In honour of Independence Day, we got a free jeans day at work (yay) and we’re having a spread.  I usually never hear about these things in advance, but my friends took pity on me and called to make sure I knew. So yes, I’m in my jeans. And I actually got to bring some really good cheese & crackers for the spread. Keebler has some really tasty garlic flavoured crackers that have a little well for spreading toppings on. I like them. Not the healthiest things in the world, but very tastealicious.

Speaking of things that are tastealicious, Soleil and Izzybella and I had fun last night planning our various upcoming marathons. We’re watching the first four Harry Potter movies back to back on Saturday after our meeting. And after the Harry Potter madness is over, we’re planning to have a Buffython at least once a month. We were thinking of fun eats for the marathons. I mean, you have to have cheese for the cheese guy, right? And chocolately goodness. And more caffeine and sugar than the body can handle.

Last night for dinner I turned Sunday’s leftover vegetable soup into a shepherd’s pie. I drained off most of the broth, and sauteed some garlic, squash, and zucchini in a skillet. Then I added in the remaining soup mixture and some cabernet sauce and heated it through while I made mashed potatoes. I thought it was really good, and Joe commented only once about the lack of meat. Soleil and Liz ate some too, but I’m not sure how impressed they were. Oh, well. At least I’m cooking again, right?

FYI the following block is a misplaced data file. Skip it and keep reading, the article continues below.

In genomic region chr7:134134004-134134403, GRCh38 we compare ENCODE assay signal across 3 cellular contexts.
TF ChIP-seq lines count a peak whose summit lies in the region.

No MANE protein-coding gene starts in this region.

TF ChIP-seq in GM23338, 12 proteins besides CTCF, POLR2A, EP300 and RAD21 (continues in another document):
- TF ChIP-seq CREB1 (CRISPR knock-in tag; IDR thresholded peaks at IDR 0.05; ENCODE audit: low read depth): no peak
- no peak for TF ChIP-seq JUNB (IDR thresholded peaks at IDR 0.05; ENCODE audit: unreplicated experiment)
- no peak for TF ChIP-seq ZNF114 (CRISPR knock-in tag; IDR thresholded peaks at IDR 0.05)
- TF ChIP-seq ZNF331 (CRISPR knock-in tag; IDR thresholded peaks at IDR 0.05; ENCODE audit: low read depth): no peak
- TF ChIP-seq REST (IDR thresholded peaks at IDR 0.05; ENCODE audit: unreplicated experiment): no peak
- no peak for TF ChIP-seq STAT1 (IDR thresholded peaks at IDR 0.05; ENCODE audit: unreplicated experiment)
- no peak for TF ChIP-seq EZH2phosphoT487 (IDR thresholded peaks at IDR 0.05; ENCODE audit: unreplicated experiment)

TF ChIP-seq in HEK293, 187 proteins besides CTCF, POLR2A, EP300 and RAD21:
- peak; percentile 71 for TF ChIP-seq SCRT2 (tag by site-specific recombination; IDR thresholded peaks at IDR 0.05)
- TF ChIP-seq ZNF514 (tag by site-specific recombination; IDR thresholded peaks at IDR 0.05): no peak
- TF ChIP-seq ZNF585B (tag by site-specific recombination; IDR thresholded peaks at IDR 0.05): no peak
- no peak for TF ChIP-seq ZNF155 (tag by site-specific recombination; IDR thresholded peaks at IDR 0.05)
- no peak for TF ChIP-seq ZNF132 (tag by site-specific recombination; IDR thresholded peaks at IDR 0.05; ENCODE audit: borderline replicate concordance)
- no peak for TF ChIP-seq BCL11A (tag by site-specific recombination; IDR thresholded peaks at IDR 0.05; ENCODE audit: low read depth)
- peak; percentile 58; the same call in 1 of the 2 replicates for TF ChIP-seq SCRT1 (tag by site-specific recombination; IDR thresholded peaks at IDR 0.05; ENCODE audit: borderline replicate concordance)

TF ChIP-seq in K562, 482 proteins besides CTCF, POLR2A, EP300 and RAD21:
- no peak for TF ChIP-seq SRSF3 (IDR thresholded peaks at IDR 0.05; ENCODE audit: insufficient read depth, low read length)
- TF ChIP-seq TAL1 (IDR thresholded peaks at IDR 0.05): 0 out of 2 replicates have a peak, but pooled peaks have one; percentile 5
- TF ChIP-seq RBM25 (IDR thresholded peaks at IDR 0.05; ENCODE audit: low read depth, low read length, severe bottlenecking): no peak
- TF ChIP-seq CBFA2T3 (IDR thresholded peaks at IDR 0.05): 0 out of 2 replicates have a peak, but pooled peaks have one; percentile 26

I bought the Harry Potter movie tickets today for our little group of midnight revelers. It’s actually next week! One week from tonight, at 12:01 a.m.! Squee! And then the book the week after that. It’s almost too much bliss to handle. 

In the meantime, though, I need to get off book for the Juarez show. And I got some of the books for my various reading challenges yesterday, so I’ll be doing some reading. And cleaning, on account of how I’m going to have people over to my house for various events. So I’ll be busy. Busy is good.

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Book Review: Coraline